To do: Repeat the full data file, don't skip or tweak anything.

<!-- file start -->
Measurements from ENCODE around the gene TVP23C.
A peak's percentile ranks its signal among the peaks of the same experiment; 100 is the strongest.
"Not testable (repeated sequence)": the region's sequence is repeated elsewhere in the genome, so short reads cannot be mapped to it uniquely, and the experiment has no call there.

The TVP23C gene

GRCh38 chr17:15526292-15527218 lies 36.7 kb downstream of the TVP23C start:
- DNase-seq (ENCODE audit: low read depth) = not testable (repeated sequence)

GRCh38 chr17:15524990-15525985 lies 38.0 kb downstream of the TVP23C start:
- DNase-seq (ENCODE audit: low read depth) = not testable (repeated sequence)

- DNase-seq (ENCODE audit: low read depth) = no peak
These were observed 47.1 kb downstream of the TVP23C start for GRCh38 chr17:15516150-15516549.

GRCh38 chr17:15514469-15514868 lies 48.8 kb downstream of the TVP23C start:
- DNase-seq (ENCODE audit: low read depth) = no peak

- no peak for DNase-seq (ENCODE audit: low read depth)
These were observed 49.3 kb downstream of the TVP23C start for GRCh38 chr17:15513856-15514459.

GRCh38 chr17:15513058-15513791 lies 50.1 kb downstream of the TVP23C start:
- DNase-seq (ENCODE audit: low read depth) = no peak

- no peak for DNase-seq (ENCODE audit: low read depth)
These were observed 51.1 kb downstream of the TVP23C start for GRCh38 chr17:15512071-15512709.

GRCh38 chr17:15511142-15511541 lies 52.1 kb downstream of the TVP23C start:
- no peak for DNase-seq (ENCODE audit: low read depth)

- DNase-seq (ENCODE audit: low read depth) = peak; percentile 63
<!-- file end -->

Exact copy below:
Measurements from ENCODE around the gene TVP23C.
A peak's percentile ranks its signal among the peaks of the same experiment; 100 is the strongest.
"Not testable (repeated sequence)": the region's sequence is repeated elsewhere in the genome, so short reads cannot be mapped to it uniquely, and the experiment has no call there.

The TVP23C gene

GRCh38 chr17:15526292-15527218 lies 36.7 kb downstream of the TVP23C start:
- DNase-seq (ENCODE audit: low read depth) = not testable (repeated sequence)

GRCh38 chr17:15524990-15525985 lies 38.0 kb downstream of the TVP23C start:
- DNase-seq (ENCODE audit: low read depth) = not testable (repeated sequence)

- DNase-seq (ENCODE audit: low read depth) = no peak
These were observed 47.1 kb downstream of the TVP23C start for GRCh38 chr17:15516150-15516549.

GRCh38 chr17:15514469-15514868 lies 48.8 kb downstream of the TVP23C start:
- DNase-seq (ENCODE audit: low read depth) = no peak

- no peak for DNase-seq (ENCODE audit: low read depth)
These were observed 49.3 kb downstream of the TVP23C start for GRCh38 chr17:15513856-15514459.

GRCh38 chr17:15513058-15513791 lies 50.1 kb downstream of the TVP23C start:
- DNase-seq (ENCODE audit: low read depth) = no peak

- no peak for DNase-seq (ENCODE audit: low read depth)
These were observed 51.1 kb downstream of the TVP23C start for GRCh38 chr17:15512071-15512709.

GRCh38 chr17:15511142-15511541 lies 52.1 kb downstream of the TVP23C start:
- no peak for DNase-seq (ENCODE audit: low read depth)

- DNase-seq (ENCODE audit: low read depth) = peak; percentile 63